Saturday, November 8, 2014

Elf on the Run - (Exile - Final)

This week has been a long one. For a while there I was afraid it wasn't going to end, but somehow I made it through and even managed to finish Exile along the way. Exile, to remind those who forgot and edify those who might be new, is the second book in a trilogy by R.A. Salvatore. (The first in the series being Homeland.) Exile picks up pretty much where Homeland leaves off, give or take a decade, which is pretty reasonable considering that the dark elf lead has the potential to live for centuries. Although given the protagonist Drizzt's current rates of dangerous encounters it might be a bit premature to call whether or not he'll make that that long. 

Despite the passage of over a decade, however, not much has really happened since Drizzt set out into the wilds of the massive underground cave system known as the Underdark (at the end of Homeland). Drizzt pretty much slums it on his own the whole time, slowly going mad from lack of social contact and the constant threats to his life in-between Homeland and Exile. When you start reading Exile Drizzt is just starting to consider the possibility that maybe his lack of social contact is starting to have some negative consequences. Considering that Drizzt's best friend is a silent magical panther from another dimension I'd be inclined to agree.

Joking aside, Exile was difficult to get through at times, not because it wasn't good, but because I often wondered how I would do in similar situations. For most of the early parts of Exile Drizzt wanders about on his own fearing that he is losing himself and frequently giving into his more primal 'hunter' side. Although I wouldn't hold out much hope for myself over the span of a decade, I find myself wondering how I would do on my own given a more human time-scale. Say, one or two years for argument's sake, how would I do isolated from the rest of humanity? Would I be fine by myself for that long, assuming that I could procure food and shelter? For the virtue of a simple but thought-provoking situation I have to give Exile some credit. Perhaps I am overstepping my bounds a bit, but I'd argue that everyone wonders how they would fare alone at one time or another. That Exile capitalizes on that fact is to the author's credit.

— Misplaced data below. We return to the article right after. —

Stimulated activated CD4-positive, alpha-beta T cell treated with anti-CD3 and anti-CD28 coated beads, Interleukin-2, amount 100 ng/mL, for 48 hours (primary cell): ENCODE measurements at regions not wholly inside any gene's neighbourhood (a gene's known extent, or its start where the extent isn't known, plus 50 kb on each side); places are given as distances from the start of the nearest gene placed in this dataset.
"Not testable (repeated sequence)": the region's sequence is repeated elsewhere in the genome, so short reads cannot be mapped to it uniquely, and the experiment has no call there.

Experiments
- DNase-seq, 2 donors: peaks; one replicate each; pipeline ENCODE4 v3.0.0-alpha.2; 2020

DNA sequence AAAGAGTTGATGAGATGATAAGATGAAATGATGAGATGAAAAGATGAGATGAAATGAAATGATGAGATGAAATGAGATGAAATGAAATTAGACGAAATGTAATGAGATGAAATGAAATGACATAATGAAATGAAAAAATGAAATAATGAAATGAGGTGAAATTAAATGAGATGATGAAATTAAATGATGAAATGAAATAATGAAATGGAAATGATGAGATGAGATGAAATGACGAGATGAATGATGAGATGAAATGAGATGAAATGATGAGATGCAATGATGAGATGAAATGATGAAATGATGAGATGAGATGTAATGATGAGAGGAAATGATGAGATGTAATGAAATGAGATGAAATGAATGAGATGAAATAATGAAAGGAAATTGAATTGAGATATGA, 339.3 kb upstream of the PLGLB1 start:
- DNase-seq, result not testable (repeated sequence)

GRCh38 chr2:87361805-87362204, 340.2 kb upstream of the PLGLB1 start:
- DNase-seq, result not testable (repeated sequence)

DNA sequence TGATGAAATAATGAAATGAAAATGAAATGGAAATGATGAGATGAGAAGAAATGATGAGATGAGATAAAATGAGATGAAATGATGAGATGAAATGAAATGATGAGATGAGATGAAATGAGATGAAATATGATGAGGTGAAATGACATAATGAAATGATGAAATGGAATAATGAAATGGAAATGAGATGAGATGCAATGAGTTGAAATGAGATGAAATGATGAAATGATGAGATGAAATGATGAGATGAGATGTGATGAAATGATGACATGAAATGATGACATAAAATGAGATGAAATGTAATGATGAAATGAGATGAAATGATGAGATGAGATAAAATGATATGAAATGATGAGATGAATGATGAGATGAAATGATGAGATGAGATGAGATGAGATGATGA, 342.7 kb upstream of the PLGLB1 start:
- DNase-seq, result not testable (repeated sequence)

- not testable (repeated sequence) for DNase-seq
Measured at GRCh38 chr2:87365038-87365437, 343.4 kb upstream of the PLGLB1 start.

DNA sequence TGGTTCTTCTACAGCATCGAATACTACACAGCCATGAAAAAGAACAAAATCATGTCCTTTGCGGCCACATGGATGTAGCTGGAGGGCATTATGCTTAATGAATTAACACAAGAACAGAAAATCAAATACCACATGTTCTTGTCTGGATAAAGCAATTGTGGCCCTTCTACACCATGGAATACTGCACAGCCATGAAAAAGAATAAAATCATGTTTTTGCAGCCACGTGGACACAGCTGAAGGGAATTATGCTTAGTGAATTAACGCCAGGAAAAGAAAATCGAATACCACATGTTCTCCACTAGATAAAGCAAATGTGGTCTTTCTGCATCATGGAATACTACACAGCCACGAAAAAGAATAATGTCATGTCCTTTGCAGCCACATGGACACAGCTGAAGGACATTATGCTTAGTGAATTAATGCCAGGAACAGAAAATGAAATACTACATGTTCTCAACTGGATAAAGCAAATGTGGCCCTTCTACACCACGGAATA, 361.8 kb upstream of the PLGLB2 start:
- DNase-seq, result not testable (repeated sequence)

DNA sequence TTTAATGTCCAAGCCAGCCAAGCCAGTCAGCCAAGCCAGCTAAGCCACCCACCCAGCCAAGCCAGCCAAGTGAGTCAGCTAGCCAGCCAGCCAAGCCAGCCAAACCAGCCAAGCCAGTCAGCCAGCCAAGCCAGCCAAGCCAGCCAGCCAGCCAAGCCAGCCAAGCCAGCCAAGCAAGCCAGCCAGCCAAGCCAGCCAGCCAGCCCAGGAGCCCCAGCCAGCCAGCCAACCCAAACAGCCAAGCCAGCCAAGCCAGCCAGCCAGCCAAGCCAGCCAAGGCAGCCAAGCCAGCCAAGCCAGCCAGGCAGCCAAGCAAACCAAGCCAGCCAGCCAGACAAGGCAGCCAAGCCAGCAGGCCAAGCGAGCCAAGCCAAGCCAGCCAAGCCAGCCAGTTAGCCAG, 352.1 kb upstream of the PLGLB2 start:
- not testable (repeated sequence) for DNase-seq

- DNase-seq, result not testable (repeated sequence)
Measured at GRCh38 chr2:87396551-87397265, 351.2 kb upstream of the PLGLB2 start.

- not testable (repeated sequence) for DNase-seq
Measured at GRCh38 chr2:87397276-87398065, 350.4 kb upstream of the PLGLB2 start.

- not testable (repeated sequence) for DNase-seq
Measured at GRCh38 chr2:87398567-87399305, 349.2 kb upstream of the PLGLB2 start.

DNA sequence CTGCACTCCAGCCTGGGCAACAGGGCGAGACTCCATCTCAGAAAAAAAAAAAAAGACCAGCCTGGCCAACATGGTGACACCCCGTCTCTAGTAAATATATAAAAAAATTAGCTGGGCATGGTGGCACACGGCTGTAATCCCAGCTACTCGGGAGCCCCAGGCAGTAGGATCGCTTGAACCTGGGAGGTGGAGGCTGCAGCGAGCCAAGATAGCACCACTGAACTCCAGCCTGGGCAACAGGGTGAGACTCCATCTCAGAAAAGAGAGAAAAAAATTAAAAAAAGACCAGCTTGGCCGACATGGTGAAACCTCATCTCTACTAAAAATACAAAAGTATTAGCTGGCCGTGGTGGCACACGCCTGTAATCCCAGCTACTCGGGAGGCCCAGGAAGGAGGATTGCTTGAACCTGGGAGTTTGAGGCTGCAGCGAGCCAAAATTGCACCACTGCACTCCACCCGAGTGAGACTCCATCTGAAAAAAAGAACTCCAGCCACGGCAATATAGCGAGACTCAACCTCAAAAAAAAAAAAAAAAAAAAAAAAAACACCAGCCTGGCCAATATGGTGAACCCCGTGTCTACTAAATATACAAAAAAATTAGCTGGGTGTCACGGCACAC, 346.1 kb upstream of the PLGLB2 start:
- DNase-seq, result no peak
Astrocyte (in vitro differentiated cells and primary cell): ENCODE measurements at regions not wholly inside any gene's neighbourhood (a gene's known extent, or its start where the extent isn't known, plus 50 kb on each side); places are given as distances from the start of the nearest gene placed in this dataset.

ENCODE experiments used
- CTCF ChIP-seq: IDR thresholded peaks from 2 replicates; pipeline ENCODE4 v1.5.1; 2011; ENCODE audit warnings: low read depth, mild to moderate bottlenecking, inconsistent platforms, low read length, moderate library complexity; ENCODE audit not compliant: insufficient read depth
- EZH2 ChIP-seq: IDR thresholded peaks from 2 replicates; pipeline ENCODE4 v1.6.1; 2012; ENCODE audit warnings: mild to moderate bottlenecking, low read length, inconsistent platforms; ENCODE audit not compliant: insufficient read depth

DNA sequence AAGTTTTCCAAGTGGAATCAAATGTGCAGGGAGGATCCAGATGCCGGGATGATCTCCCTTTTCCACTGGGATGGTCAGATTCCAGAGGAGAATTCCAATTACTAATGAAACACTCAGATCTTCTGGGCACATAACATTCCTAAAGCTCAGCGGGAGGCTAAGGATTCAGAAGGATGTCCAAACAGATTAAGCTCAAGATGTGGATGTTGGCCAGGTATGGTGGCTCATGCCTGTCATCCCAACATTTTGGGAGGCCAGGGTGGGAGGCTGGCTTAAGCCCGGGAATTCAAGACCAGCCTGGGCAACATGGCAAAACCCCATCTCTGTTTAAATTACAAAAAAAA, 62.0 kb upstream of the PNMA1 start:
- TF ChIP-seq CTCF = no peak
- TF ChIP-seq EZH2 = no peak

However, despite the day-dream-inspiring settings Exile is overall a weaker book than Homeland. It's kind of expected really, given that it's the second book. I know the second book, movie, season, whatever, always gets a lot of flack for not being as good as the first, but frequently that outcome is almost inevitable, even necessary. When you think about it, the follow-up, the second-in-whatever, is often a good concept, just not a great one. The second work is that idea that the author really wanted to use that didn't quite cut it as first premiere material. Maybe the second work isn't quite prime material but it's still better than a lot of other stuff out there. Especially in trilogies the second book is often under-appreciated because it is simply biding its time before the finale. That's where second books really shine though, they serve an important role as the lull in over-arching story, the break from the really big stuff. They are the quiet notes that make the next swell all the more impressive. That's precisely what Exile is. Exile lacks that wide cast of characters that Homeland had, as well as the complex web of plots and schemes. Gone too are the involved descriptions and observations of a foriegn society. Instead the second book takes advantage of the its position, assuming that the reader is now familiar with the basic concepts of the world, and performs well as the intermediary work. Exile is the work that connects Drizzt to his next great challenge, but even more so, delivers to readers more of what they want to see and know. Instead of a broader focus of an entire society, Exile showcases Drizzt's strengths and tests his limits. Story-wise Exile is much simpler and more straight-forward than Homeland, but its content is no less important. Knowing a character's limits grants you the perspective to know just how dangerous or innocuous future situations are. By establishing these character benchmarks R.A. Salvatore sets the context of Drizzt's later feats and accomplishments.